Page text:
•“Rules of behavior set limits” where they “create a work-oriented atmosphere” (Charles, 2008, pg. 133). Behavior issues are simply violations of procedure and have specific and logical consequences that were clearly laid out on the first day of school. •“Student needs” are strongly represented were the “primary goal” is to “help students develop long-term, self-managed responsibility. •Encourages a spirit of teamwork between the teacher and student where the end result is where “students manage themselves responsibly” (Charles, 2008, pg. 151). A precursor to Kagan’s win-win strategy because it “teaches students right from wrong,” high expectations of adult authority, “and encourages them to make choices about behavior that are sufficiently mature and experienced to do” (Charles, 2008, pg.
227). •“To acquire essential [behavioral norms] skills, they need supportive guidance from enlightened, caring teachers” where it does not put the teachers and students on the same plane; however, it does not completely separate them. Weaknesses•Requires intense planning and execution by the teacher to ensure that consistency of procedures is followed in order for this to succeed. If there needs to be a change in classroom management style in the middle of the school year, Wong gives little detail on how that should be handled. They focus heavily on the first day and first few weeks of school.
•Sees disruptive behavior as “merely students’ ineffective attempts to meet certain unfulfilled needs” all the time (Charles, 2008, pg. 151). Where behavior issues could come from students not even trying at all. •Since the relationship needs to be based on the fact that the student and teacher must work together for the student to gain that responsibility, what happens when they do not gain that type of utlook? •This strategy may feel like an anarchy government where the students have little to no say in the classroom and their learning, where the teacher is the sole authority in the classroom. Advantages•States that “a well-managed classroom is task oriented and predictable” and it can be a “smoothly functioning learning environment” (Charles, 2008, pg. 132). •When students learn the win-win strategy, they learn life skills that can help with “developing self-management, responsibility, and other autonomous life skills” (Charles, 2008, pg.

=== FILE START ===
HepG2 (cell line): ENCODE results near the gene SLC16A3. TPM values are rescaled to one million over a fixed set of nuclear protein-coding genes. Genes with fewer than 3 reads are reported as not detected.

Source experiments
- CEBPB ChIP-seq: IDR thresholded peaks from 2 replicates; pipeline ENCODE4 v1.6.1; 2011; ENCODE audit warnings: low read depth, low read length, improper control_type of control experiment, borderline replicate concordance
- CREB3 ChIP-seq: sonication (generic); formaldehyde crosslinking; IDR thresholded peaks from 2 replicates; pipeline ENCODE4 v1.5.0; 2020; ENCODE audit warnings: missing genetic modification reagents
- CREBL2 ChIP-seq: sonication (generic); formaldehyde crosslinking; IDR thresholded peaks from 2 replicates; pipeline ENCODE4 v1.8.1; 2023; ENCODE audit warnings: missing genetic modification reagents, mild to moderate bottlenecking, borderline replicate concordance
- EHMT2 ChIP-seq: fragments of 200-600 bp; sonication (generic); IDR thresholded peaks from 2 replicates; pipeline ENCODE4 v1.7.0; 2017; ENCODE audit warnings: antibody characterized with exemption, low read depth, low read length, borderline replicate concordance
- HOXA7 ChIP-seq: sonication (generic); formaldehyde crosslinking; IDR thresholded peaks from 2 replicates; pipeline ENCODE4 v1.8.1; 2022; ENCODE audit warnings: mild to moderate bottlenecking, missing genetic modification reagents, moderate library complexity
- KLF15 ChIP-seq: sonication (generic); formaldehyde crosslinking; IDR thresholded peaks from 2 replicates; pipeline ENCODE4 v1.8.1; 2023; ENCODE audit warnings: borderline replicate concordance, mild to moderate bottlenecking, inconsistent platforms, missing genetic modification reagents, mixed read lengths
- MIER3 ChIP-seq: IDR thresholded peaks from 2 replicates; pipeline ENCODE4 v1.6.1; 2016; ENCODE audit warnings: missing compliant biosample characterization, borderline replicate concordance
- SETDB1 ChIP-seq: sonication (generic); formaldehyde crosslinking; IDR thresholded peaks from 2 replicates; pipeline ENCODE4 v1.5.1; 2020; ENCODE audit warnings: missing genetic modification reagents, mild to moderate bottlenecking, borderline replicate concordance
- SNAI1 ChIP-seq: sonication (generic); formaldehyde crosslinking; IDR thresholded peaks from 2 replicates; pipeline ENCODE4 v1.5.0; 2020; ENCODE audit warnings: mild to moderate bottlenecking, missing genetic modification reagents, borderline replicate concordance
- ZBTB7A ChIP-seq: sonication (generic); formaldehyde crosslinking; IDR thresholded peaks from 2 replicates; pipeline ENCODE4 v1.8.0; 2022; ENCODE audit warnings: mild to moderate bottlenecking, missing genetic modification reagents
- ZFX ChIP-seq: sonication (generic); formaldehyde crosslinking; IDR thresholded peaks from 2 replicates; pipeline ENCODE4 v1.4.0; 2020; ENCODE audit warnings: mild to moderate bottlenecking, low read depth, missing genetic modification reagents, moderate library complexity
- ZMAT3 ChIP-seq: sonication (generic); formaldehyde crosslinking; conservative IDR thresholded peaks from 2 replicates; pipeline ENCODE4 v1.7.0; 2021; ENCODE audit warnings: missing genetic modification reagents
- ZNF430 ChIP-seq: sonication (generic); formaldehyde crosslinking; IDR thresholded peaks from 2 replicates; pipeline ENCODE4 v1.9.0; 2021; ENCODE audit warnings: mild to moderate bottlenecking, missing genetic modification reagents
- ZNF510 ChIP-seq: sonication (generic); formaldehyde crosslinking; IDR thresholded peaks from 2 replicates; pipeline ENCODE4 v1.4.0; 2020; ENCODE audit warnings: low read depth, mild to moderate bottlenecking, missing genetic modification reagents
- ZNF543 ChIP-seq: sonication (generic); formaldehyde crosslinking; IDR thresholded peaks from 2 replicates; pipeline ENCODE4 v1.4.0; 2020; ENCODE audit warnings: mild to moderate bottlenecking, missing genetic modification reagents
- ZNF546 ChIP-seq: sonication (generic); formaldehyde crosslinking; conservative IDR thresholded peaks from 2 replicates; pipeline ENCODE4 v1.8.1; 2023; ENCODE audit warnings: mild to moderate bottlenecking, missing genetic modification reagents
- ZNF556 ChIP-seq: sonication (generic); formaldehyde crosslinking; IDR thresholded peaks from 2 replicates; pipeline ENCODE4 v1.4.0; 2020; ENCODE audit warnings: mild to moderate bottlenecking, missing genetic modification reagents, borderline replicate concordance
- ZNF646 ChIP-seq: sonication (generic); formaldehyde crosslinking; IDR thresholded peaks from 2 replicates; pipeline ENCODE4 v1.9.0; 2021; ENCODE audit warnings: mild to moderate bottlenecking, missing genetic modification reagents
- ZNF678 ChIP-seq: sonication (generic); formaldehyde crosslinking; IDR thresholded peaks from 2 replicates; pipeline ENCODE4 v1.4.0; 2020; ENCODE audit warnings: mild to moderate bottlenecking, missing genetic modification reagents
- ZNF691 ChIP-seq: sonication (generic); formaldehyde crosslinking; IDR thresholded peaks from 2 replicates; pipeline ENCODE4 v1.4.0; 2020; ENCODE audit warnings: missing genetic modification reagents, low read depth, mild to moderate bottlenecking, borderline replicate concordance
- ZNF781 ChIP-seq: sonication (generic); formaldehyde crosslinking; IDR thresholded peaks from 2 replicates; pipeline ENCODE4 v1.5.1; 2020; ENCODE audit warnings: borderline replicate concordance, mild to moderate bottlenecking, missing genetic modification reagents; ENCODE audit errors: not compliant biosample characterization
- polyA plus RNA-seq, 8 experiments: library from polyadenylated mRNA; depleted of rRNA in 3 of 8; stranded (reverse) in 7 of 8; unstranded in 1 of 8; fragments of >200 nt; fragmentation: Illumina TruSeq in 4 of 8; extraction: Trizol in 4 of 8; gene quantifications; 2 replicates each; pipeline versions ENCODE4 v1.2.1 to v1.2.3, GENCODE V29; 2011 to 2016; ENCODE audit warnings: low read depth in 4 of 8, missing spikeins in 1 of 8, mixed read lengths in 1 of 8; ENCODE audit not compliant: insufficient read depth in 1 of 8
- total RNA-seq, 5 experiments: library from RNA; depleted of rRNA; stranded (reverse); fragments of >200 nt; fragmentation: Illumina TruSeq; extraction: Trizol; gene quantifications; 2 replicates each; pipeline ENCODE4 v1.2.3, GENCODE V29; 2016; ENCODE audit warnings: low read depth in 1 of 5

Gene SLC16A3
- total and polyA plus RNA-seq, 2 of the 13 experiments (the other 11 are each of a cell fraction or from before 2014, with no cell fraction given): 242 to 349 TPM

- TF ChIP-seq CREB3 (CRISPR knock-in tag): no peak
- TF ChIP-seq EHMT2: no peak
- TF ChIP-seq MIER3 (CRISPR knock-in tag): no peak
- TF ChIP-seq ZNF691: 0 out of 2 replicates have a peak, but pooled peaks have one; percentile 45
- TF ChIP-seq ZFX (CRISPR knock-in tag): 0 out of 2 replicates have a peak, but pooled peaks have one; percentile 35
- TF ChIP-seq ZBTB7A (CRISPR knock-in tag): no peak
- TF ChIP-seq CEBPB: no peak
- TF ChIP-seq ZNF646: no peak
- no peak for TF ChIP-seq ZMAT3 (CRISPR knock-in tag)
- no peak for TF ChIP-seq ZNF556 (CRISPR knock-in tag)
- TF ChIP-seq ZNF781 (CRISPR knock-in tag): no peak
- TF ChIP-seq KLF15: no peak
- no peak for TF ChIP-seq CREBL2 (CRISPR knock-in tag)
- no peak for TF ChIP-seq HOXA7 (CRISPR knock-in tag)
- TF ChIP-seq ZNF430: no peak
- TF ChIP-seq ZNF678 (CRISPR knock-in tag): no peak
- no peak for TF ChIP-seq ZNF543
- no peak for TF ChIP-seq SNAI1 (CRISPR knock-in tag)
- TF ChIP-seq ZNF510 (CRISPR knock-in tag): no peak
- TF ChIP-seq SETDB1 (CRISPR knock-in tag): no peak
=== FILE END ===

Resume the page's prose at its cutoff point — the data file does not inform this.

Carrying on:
151). Does not separate the teacher/student dynamic too much with authority and does not give the student too much power without clear expectation. Disadvantages•If a teacher does not the set the procedures and expectations in the classroom before the end of week two, research has shown that they will not have good classroom management •Procedures can seem daunting and intense and very little wiggle room for students. •This discipline type does not take preemptive strikes against disruptive behavior but rather “considers disruptive behavior to be a starting point” (Charles, 2008, pg. 152). This strategy may be easily confused with mistrust for their students and lowering one’s standard of expectation for the students just because of their age. Agree/Disagree•Solid expectations in an environment with crisp infrastructure is an idea that resonates with my strategy of teaching.
•I do not agree with this particular strategy where it states that we should wait for students to misbehave so we can address the idea of responsibility or re-directing. I do not believe in setting up the students for failure and put my best effort forward for them to succeed on the first try, not wait for them to mess up to fix it. However, I do agree with the idea of encouraging autonomy from the students and stating that they are their bets advocates for their own education. •This strategy does expect high expectations from the students to follow the rules but they are not in a true in a democracy like the previous strategy. There are no unrealistic expectations of maturity level and one will expect a student to act their age. The students are not set up to fail, but have a firm teacher foundation. Resource Center: Charles, C.
M. (2008). Builidng Classroom Discipline (9thth ed. ). Boston, MA: Pearson Education. Retrieved November 13, 2012